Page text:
12. W. K. Liu, D. W. Kim, and S. Tang, “Mathematical foundations of the immersed finite element method,” Computational Mechanics, vol. 39, no. 3, pp. 211–222, 2007. View at Publisher · View at Google Scholar · View at Scopus
  13. F.-B. Tian, H. Dai, H. Luo, J. F. Doyle, and B. Rousseau, “Fluid-structure interaction involving large deformations: 3D simulations and applications to biological systems,” Journal of Computational Physics, vol. 258, pp. 451–469, 2014. View at Publisher · View at Google Scholar · View at Scopus
  14. F.-B. Tian, “Deformation of a capsule in a power-law shear flow,” Computational and Mathematical Methods in Medicine, vol. 2016, Article ID 7981386, 9 pages, 2016. View at Publisher · View at Google Scholar
  15. Q. Wei, Y. Q. Xu, F. B. Tian et al., “IB-LBM simulation on blood cell sorting with a micro-fence structure,” Bio-Medical Materials and Engineering, vol. 24, pp. 475–481, 2014. View at Google Scholar
  16. T. Krüger, F. Varnik, and D. Raabe, “Efficient and accurate simulations of deformable particles immersed in a fluid using a combined immersed boundary lattice Boltzmann finite element method,” Computers & Mathematics with Applications, vol. 61, no. 12, pp. 3485–3505, 2011. View at Publisher · View at Google Scholar · View at Scopus
  17. A. Alizadeh and A. Dadvand, “Simulation of the motion of two elastic membranes in Poiseuille shear flow via a combined immersed boundary-lattice Boltzmann method,” Journal of Computational Science, vol. 12, pp. 51–61, 2016. View at Publisher · View at Google Scholar · View at Scopus
  18. A. Hassanzadeh, N. Pourmahmoud, and A. Dadvand, “Numerical simulation of motion and deformation of healthy and sick red blood cell through a constricted vessel using hybrid lattice Boltzmann-immersed boundary method,” Computer Methods in Biomechanics and Biomedical Engineering, vol. 20, no. 7, pp. 1–13, 2017. View at Publisher · View at Google Scholar · View at Scopus
  19. L. Shi, T.-W. Pan, and R. Glowinski, “Numerical simulation of lateral migration of red blood cells in Poiseuille flows,” International Journal for Numerical Methods in Fluids, vol. 68, no. 11, pp. 1393–1408, 2012. View at Publisher · View at Google Scholar · View at Scopus
  20. C. S. Peskin, “Numerical analysis of blood flow in the heart,” Journal of Computational Physics, vol. 25, no. 3, pp. 220–252, 1977. View at Publisher · View at Google Scholar · View at MathSciNet · View at Scopus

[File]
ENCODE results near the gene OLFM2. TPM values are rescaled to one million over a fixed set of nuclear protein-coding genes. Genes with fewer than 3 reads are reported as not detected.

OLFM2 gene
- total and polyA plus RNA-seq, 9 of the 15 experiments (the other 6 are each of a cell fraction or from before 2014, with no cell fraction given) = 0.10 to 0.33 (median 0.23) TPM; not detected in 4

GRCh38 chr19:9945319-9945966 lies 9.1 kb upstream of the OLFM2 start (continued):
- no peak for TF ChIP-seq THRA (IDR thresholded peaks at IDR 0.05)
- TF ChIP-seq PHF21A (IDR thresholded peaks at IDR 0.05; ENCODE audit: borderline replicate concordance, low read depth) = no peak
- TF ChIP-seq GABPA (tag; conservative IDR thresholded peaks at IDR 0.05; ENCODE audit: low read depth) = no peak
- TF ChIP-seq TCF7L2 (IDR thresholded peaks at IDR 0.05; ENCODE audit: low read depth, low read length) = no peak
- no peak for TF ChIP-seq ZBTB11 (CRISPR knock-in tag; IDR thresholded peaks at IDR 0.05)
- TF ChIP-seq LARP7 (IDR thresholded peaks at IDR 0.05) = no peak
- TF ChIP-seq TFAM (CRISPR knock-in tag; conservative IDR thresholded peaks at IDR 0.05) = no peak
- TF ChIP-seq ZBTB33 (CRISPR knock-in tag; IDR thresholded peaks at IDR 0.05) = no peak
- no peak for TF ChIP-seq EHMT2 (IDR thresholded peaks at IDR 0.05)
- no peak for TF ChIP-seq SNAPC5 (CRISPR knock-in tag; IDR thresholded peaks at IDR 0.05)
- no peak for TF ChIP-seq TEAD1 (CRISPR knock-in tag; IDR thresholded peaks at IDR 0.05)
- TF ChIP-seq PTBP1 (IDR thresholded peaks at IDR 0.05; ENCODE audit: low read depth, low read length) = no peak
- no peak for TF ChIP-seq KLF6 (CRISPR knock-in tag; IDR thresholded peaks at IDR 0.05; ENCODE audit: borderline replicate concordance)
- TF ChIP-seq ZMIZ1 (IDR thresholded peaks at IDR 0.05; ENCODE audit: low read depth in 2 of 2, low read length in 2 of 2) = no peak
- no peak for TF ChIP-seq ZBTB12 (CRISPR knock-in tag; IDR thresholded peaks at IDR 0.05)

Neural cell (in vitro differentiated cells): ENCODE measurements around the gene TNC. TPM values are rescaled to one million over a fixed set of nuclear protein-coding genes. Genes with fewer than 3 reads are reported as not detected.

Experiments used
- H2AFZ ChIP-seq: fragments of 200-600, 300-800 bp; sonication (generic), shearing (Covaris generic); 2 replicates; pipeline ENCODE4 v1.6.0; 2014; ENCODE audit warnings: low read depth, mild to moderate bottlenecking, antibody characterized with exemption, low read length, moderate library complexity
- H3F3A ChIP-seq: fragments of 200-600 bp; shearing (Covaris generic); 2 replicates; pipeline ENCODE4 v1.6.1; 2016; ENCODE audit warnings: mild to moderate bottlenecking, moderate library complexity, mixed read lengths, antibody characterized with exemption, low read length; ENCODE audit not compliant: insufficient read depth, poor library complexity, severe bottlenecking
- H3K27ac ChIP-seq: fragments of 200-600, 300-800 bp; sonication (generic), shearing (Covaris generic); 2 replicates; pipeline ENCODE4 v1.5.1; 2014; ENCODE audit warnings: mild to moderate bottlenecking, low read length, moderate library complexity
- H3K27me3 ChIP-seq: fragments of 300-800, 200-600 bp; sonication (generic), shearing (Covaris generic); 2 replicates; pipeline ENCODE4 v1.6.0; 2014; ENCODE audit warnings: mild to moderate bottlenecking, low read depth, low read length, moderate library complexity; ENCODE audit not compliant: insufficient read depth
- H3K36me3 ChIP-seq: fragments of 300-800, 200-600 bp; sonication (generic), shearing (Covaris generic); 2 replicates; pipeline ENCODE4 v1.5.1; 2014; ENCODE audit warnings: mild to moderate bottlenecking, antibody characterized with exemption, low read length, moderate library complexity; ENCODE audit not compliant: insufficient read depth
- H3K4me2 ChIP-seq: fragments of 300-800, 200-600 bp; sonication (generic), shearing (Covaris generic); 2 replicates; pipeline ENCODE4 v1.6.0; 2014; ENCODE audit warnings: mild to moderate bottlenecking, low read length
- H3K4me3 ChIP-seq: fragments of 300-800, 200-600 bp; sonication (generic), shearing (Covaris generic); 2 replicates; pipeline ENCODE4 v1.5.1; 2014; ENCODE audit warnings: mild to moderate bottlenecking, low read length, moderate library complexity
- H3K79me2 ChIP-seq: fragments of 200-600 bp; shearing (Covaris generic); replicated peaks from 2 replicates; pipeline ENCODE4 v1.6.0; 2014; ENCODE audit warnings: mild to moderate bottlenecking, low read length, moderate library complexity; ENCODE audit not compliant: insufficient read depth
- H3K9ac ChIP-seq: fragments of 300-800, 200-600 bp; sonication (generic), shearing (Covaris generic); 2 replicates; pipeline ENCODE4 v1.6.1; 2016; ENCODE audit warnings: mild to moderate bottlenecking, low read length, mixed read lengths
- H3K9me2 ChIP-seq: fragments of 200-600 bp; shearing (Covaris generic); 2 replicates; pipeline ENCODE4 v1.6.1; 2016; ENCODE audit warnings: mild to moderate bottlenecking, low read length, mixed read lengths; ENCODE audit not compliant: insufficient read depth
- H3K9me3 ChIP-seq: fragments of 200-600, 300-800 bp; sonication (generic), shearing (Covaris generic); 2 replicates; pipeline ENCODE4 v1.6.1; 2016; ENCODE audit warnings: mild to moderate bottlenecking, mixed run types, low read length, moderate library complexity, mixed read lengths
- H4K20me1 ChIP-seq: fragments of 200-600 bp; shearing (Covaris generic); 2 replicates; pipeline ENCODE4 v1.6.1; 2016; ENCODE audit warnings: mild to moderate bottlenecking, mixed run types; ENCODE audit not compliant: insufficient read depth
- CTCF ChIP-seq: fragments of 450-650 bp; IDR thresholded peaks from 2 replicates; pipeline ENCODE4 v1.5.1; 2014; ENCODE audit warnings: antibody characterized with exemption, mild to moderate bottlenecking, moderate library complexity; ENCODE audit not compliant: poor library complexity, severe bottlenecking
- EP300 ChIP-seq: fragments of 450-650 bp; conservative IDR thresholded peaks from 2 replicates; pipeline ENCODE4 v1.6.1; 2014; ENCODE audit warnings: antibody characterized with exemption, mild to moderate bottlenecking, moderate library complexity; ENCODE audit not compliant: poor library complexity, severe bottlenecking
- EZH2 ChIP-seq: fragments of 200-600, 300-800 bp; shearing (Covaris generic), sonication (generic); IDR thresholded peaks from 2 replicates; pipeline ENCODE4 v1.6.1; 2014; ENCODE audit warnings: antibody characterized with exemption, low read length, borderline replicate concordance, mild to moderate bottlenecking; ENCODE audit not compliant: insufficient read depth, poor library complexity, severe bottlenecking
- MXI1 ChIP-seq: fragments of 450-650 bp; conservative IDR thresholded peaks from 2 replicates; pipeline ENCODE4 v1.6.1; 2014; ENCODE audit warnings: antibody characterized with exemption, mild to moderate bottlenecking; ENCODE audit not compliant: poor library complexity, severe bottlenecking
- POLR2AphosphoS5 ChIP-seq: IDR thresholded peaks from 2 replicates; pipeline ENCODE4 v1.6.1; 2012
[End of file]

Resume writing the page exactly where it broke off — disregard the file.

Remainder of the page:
21. T. Krüger, M. Gross, D. Raabe, and F. Varnik, “Crossover from tumbling to tank-treading-like motion in dense simulated suspensions of red blood cells,” Soft Matter, vol. 9, no. 37, pp. 9008–9015, 2013. View at Publisher · View at Google Scholar · View at Scopus
  22. M. Navidbakhsh and M. Rezazadeh, “An immersed boundary-lattice Boltzmann model for simulation of malaria-infected red blood cell in micro-channel,” Scientia Iranica, vol. 19, no. 5, pp. 1329–1336, 2012. View at Publisher · View at Google Scholar · View at Scopus
  23. M. Navidbakhsh and M. Rezazadeh, “A computational study of a capsule lateral migration in microchannel flow,” Acta Mechanica Sinica, vol. 29, no. 4, pp. 513–525, 2013. View at Publisher · View at Google Scholar · View at Scopus
  24. Y. Sui, Y. T. Chew, P. Roy, and H. T. Low, “A hybrid method to study flow-induced deformation of three-dimensional capsules,” Journal of Computational Physics, vol. 227, no. 12, pp. 6351–6371, 2008. View at Publisher · View at Google Scholar · View at MathSciNet · View at Scopus
  25. Y. Sui, Y. T. Chew, P. Roy, and H. T. Low, “Inertia effect on the transient deformation of elastic capsules in simple shear flow,” Computers & Fluids, vol. 38, no. 1, pp. 49–59, 2009. View at Publisher · View at Google Scholar · View at Scopus
  26. H.-T. Low, M. Ju, Y. Sui, T. Nazir, B. Namgung, and S. Kim, “Numerical simulations of deformation and aggregation of red blood cells in shear flow,” Critical Reviews in Biomedical Engineering, vol. 41, no. 4-5, pp. 425–434, 2013. View at Publisher · View at Google Scholar · View at Scopus
  27. X. Ma, B. Huang, G. Wang, X. Fu, and S. Qiu, “Numerical simulation of the red blood cell aggregation and deformation behaviors in ultrasonic field,” Ultrasonics Sonochemistry, vol. 38, pp. 604–613, 2017. View at Publisher · View at Google Scholar · View at Scopus